His spokesman, Charles Kretchmer Lutvak, said Monday that the state and federal government “can help avoid these budget cuts by providing the funding needed to protect these vital city services.”

Gov. Kathy Hochul told reporters Monday that she is looking for ways to help the city close the budget gap. “The city needs to be safe,” she said. “I will work with the mayor to make sure this is accomplished.”

Donna Lieberman, executive director of the New York Civil Liberties Union, which has for years accused mayors of increasing the police budget at the expense of other agencies, said migrants have become scapegoats and budget deficits reflect “a failure of leadership.” »

She expressed doubt that the police department would actually be hit hard.

“The NYPD is very good at avoiding cuts,” Ms. Lieberman said. “If the past is only prologue, skepticism is in order.”

James Essig, who retired in September as chief of detectives, said it’s hard to believe the city would freeze classes as the department struggles to recruit and more officers take retire or leave for other agencies.

The new recruits help fill the “two most essential parts of the police department”: the local precinct and the detective teams, he said.

The course freeze would force the department to recruit seasoned officers from specialized units and return them to precincts, he said, and he predicted that veteran officers would retire instead, he said. declared.

In 1970, there were 38,000 police officers — including transit and housing officers — in a city of about 7.8 million people, said Kenneth Corey, former department chief. That number fell to fewer than 30,000 in 1980, according to the Independent Budget Office. The thinning ranks, the result of a financial crisis that led to layoffs and retirements, was followed by one of the city’s worst periods of crime, Mr. Corey said.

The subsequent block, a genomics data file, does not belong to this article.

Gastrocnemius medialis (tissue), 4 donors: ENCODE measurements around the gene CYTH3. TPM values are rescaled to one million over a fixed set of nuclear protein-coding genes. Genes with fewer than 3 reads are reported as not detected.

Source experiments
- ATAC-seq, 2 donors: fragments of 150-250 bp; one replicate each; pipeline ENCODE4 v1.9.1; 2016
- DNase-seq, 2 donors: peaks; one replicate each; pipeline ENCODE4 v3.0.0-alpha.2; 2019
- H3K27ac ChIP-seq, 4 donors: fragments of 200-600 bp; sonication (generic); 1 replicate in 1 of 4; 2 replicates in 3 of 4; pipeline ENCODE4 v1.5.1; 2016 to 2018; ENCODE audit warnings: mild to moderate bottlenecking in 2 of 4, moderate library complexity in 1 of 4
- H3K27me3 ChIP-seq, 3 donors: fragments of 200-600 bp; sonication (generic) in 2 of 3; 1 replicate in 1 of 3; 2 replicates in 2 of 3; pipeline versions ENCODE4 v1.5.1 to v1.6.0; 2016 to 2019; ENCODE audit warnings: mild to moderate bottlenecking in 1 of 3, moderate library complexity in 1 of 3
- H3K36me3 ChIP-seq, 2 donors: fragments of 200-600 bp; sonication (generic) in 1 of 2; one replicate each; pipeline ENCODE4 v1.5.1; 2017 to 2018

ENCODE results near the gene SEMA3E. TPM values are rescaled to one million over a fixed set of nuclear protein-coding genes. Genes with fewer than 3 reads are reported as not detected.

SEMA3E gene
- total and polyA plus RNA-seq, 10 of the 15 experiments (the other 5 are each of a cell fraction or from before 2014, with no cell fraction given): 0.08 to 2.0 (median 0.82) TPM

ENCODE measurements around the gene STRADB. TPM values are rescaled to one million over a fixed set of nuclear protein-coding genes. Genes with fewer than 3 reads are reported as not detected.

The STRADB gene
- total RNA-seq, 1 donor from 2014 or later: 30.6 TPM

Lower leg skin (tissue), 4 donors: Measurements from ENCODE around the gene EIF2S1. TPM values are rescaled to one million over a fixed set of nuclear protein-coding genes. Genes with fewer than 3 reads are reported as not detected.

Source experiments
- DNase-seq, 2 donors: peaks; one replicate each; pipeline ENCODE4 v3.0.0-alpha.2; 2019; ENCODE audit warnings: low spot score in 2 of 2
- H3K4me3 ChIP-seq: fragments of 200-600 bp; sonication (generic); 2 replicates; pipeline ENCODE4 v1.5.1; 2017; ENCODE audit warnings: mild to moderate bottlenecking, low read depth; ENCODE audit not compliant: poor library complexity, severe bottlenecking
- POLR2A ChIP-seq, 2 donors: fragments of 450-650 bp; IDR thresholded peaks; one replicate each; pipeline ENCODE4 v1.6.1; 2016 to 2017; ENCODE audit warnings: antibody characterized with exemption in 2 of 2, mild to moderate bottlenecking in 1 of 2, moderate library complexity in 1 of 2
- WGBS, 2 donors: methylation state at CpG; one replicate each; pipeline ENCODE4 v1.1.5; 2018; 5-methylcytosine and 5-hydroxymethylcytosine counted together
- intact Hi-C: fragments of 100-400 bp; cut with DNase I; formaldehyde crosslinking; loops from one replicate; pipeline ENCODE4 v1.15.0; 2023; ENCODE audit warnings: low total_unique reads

Today, the city’s population stands at around 8.3 million and police responsibilities have also increased, he said.

“Police officers assigned to preventing and responding to terrorism are increasingly in demand,” said Mr. Corey. “Can you take them off?” »

Cuts to other city services could worsen the crisis, said Brandon del Pozo, a retired New York police officer and assistant professor at Brown University.

“If you cut mental health services, drug prevention and housing, the cascading effects will definitely impact crime,” he said. “There are so many safety nets that keep people out of prison who are also at risk. »

The city’s budget crisis is real, and its deficit for next year could be higher than the mayor’s estimate of $7 billion, perhaps as much as nearly $10.6 billion, Andrew said Rein, chairman of the Citizens Budget Commission, an independent watchdog.

Sal Albanese, a former city council member and mayoral candidate, said he doesn’t think the budget cuts will influence President Biden, who has a strained relationship with the mayor, because the president has no political need for Mr. Adams. The City Council would likely allow the reductions to take effect and let the mayor take responsibility, he said.

“When you take away quality of life services like police and sanitation, those are important to the city’s tax base,” Mr. Albanese said. “You don’t want people moving because of crime and dirt.”

Political leaders could feel the consequences at the polls, Mr. del Pozo said.

“There is a long history of using police headcounts as a way to game the city budget,” he said. “There is a long history of electoral consequences if you are the one ultimately accused of destroying a police department.”

Chelsia Rose Marciusreports contributed.